author atherton drenth

Atherton Drenth

4 September 2018

Did you know that a hundred years ago the use of a bar of soap was considered a radical heresy? Would you be surprised to learn that the doctor who proposed using soap to wash up between patients was discredited by his colleagues and eventually died penniless in an insane asylum?

Crazy isn’t?

We forget that our current medical system was a radically new thought just a two hundred years ago. In 1676 a Dutch cloth merchant by the name of Anton van Leeuwenhoek, was, “the first person to see bacteria”[1] using a microscope. It took ten years for his observations to be accepted by the Royal Society in London[2].

For almost two centuries, the knowledge that the world teemed with small organisms was regarded as an interesting but rather irrelevant fact. Nobody knew what to do with that information. Today, Van Leeuwenhoek is considered to be the “Father of Microbiology.”

In the middle of the 19th century a doctor in Vienna called Semmelweis made a very important discovery. Dr. Semmelweis worked in a maternity hospital where the death rate of mothers and babies was extremely high because of an infection commonly known as child bed fever.[3] He observed that the ward run by midwives had a much lower death rate than a ward run by doctors. Why? Because, after each delivery, the midwives washed up and put on a clean apron.

Semmelweis suggested that if doctors were to clean up between patients, wear clean coats while doing their rounds and used different clothing during post mortems they could achieve a huge drop in death rates. His colleagues were scandalized at what they considered to be foolish suggestions. He was shunned by his colleagues and eventually dismissed from his position. He died in 1865 in a mental institution, widely regarded as a madman. He never lived to see the day that his theory that tiny particles, invisible to the naked eye, could carry infection from person to person would be proven.

Dr. Joseph Lister, in the 1800’s studied the principles of Pasteur and his advances in microbiology. As a result of Lister’s research based on these principles he was able to successfully introduce the use of carbolic acid as a means to sterilise surgical instruments and clean wounds. He incorporated a policy of making fellow doctors wash their hands in carbolic acid before and after surgery and when seeing new patients. He even went so far as to have carbolic acid mists sprayed in the operating room during surgery. He became known the “Father of Antiseptic Surgery”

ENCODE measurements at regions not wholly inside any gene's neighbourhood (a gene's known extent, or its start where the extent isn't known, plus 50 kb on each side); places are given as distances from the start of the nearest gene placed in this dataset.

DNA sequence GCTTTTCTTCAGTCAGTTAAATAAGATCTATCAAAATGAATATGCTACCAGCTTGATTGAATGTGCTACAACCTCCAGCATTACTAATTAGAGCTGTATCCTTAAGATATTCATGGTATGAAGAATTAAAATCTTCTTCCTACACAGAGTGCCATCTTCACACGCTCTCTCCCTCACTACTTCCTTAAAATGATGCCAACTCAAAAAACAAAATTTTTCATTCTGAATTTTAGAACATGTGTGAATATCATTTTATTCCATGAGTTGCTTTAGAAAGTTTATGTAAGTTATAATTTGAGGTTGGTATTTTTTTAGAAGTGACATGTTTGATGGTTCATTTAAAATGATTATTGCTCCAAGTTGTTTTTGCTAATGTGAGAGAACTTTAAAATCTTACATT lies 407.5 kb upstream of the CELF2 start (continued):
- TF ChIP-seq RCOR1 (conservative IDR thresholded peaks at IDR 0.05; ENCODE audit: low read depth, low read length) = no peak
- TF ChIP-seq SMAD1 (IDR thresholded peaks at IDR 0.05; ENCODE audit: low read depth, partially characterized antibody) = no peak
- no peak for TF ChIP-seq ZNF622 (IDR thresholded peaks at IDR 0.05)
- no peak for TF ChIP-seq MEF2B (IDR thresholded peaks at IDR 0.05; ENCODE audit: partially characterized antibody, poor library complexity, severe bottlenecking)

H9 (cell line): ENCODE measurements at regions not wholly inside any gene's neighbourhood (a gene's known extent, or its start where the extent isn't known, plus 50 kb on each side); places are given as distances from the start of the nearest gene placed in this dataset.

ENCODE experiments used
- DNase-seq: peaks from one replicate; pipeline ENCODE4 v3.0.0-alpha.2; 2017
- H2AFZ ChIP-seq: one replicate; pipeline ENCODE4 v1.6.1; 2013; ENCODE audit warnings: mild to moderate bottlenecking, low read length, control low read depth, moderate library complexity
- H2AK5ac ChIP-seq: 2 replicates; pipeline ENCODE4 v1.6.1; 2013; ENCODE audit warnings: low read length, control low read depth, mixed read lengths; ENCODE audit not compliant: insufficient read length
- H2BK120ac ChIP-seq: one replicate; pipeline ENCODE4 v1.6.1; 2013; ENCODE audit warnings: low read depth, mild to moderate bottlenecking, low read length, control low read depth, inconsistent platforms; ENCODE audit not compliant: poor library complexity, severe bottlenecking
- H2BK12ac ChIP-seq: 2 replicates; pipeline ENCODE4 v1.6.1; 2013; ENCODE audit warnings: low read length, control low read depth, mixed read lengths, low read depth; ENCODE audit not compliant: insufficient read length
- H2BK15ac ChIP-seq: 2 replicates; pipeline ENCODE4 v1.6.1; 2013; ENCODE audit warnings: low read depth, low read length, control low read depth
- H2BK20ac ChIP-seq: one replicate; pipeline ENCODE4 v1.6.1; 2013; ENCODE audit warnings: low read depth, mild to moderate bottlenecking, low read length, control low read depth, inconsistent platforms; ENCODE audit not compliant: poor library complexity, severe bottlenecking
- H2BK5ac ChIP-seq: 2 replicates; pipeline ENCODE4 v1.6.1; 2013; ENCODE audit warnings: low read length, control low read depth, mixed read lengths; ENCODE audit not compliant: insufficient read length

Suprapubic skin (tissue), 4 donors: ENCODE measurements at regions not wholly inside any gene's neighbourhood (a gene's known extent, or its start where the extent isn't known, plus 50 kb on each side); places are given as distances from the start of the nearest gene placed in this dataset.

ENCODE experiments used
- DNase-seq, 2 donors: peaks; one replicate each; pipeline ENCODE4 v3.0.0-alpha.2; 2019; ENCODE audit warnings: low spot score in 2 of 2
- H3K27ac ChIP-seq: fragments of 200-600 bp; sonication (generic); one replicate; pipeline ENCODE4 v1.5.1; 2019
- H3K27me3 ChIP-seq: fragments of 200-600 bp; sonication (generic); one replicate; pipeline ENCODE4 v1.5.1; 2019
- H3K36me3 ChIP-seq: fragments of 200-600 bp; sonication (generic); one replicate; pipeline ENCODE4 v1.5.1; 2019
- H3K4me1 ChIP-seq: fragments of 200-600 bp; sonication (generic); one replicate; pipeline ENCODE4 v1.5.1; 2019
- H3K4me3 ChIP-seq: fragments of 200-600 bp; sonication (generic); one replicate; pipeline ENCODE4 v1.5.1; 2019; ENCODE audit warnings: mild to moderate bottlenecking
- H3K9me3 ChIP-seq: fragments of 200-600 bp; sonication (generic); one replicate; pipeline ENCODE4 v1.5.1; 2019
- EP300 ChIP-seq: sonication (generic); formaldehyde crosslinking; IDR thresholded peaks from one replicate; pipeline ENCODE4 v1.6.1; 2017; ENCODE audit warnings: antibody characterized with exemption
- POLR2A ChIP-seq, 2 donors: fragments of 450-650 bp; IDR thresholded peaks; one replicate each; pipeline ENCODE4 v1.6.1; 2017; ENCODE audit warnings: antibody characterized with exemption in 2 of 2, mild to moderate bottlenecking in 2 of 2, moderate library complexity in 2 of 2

Another scientist, Robert Koch, also in the 1800’s clearly demonstrated that the disease anthrax was caused by a bacterium. He developed criteria called “Koch’s postulates” that are still used today as a check list for proving that an infectious agent actually causes a specific disease.

Using Koch’s postulates, an English doctor, Dr. John Snow, was able to prove that the cholera epidemic London in the 1850’s was in fact spread by bacteria found in sewage and not from “clouds”.  As a result of his work sewage systems were developed for cities and sanitary methods became the norm for hospitals.[4]

It is interesting to note that now in the 21st century as we review history and that our ancestors would have laughed us out of the room for believing that the simple act of washing our hands could help stop the spread of an epidemic. We would have been treated as heretics and possibly thrown into a mental institution for having the absurd notion of believing in bacteria and a bar of soap.